(When reached for comment, Dre’s longtime publicist spoke kindly of Doc but told me Dre and Doc’s relationship was complicated and that Dre’s willingness to participate in this article would depend on where he and Doc stood. A subsequent attempt to reach Dre through his Aftermath label also yielded nothing. A few months after I left Dallas, Doc’s manager told me Dre’s people had gotten back in touch with Doc. Doc has written five new songs for Dre, and he’s working on more new material for Detox with Memphis producer Jazze Pha.)
Plaboi takes a seat on the couch in the back of the studio control room, next to another I Got My Voice Back cast member, a 30-year-old white rapper who records under the name Blaze Won. Doc steps into the recording booth. He’s written some new lyrics for a song he wants Blaze Won to record and wants to cut a demo version for Blaze to study. A studio engineer named Hal Fitzgerald plays the beat. It’s an elegiac, synth-driven instrumental—kind of a rap power ballad, like something Eminem might emote over. Lyrics about war, “chemical verbiage,” the weight of history, politicians lying to Fox News.
Doc takes a few runs at the song, and then—jokingly, almost off-mike, like a warm-up—he starts saying some of the lines in this voice. It sounds a little like Rick Ross, a little like Abe Simpson, a little like Vito Corleone’s ghost. What it doesn’t sound like is Doc’s usual sandpaper growl.
There were these two Mexican kids with him in rehab, Doc tells me later, who to annoy people would walk around making weird-ass yawning noises without moving their mouths. One day one of the kids made the sound, and Doc got mad and made it back to him, as if to say “I know it’s you, motherfucker,” and after a second he realized that when he’d made the noise, it didn’t come out flat and gravelly like his regular voice. Without even trying, he’d used some other part of his throat to generate a tone.
“I tried to do it again and couldn’t, and then I let out a big-ass yawn and did it again. Every time I yawned, I yawned loud and tried to make that note stay, like a clear note. Once I started doing that, it got a little stronger.”
He’s tried rapping in this voice before, but this is the first time he’s done it in front of people. You can tell it’s not something he’s physiologically meant to do—he gulps air between bars and can’t get too many words out at a time. He keeps asking Hal to stop the tape, wind it back, let him punch it in line by line. But in spite of all that, it’s working. He’s rapping.
When Huffman walks in and hears the sound coming out of Doc’s mouth, his eyes bug out.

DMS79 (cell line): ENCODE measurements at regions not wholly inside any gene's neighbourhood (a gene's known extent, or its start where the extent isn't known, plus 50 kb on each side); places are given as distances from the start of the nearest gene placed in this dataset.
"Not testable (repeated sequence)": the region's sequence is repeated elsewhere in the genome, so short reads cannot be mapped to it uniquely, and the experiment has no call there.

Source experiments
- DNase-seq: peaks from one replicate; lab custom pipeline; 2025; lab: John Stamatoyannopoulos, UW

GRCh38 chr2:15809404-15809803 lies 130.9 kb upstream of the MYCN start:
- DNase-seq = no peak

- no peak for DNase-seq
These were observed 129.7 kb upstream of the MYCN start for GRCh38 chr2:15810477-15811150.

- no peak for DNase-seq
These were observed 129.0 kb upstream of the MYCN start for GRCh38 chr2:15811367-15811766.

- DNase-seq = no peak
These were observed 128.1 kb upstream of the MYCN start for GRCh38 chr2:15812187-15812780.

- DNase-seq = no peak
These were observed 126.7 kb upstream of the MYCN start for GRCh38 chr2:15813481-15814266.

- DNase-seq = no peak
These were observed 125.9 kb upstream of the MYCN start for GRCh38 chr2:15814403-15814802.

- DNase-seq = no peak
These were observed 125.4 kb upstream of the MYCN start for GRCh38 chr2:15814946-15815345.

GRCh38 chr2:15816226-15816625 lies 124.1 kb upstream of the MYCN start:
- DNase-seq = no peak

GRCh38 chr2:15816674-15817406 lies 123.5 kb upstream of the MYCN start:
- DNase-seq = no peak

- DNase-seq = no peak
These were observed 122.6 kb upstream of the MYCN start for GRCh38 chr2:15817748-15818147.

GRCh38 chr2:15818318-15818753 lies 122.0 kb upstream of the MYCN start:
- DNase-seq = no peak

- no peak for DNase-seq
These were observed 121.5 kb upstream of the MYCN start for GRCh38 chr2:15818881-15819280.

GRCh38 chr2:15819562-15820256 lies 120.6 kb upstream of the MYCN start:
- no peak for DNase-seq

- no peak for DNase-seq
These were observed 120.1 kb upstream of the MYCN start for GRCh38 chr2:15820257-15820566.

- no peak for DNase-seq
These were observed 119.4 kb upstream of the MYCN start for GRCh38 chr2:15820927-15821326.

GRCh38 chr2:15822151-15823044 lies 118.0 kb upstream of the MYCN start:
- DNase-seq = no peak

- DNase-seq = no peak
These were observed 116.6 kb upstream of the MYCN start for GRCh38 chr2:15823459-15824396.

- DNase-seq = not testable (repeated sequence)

“You hear that?” he says to Hal. “What can you do with it?”
“I don’t know yet,” Hal says. Huffman doesn’t look at Doc in the booth, as if making eye contact might break the spell. He’s staring over Hal’s shoulder at the Pro Tools readout.
“That is fucking insane,” Huffman says. “That is fucking insane, dude.”
His newly adapted voice is only a little more expressive an instrument than his gravelly postaccident one. But there are possibilities. If he can create a tone, maybe he can Auto-Tune his vocals, like all the hot rappers do these days. They can piece together a song on the computer. He could put something out—just a single. Maybe he won’t put his name on it.
See how people respond if they think it’s a whole new guy.
“One day that shit’s gonna work,” Doc says, hanging his headphones on a music stand, “and it’s gonna freak you guys out.”
He’s decided to keep the song he was demo-ing, rewrite the lyrics to suit his own story, maybe put it out as the first new D.O.C. song in almost a decade. Duke gets on the freeway and Doc opens his laptop, cues up the beat in iTunes and opens a Word document—lyrics in all-caps boldface. The beat plays softly for the rest of the ride as Doc tinkers on-screen, fine-tuning a new first verse:
“I watched the world pass while sleepin’ in first class
Usin’ bodies, rotten from following the world’s path
Huh, kissing the devils’ asses while they laughin’
As if now for better or for worse I’m married to the math
Not a Catholic, but rosaries tatted, a confused addict
5150, medication habit, illegal racket
White rabbits scattered through purple hills
Another tragic ending, I can feel it, my heart’s rapid, the end’s near
Another classic, sadly, whose Achilles heel was smokin’ and drinkin’ to cover cheers and hide fear
Lost in resentments, and usin’ pain so cavalier
Now I’m left with dreams of Puma
Knowing what greatness is
Always contemplating what could have been
Leaving me emotionally suicidal for 20 years
Cursing my higher power
I choose to call God’s ear
And even after all of the shit I gave
I’m still here, I’m still here”
Doc is bobbing his head almost imperceptibly, fingers moving on the keys, making tiny fixes—“smokin’?” becomes “smoking,” “but” becomes “cuz.” It’s a work in progress, but he knows he’s onto something.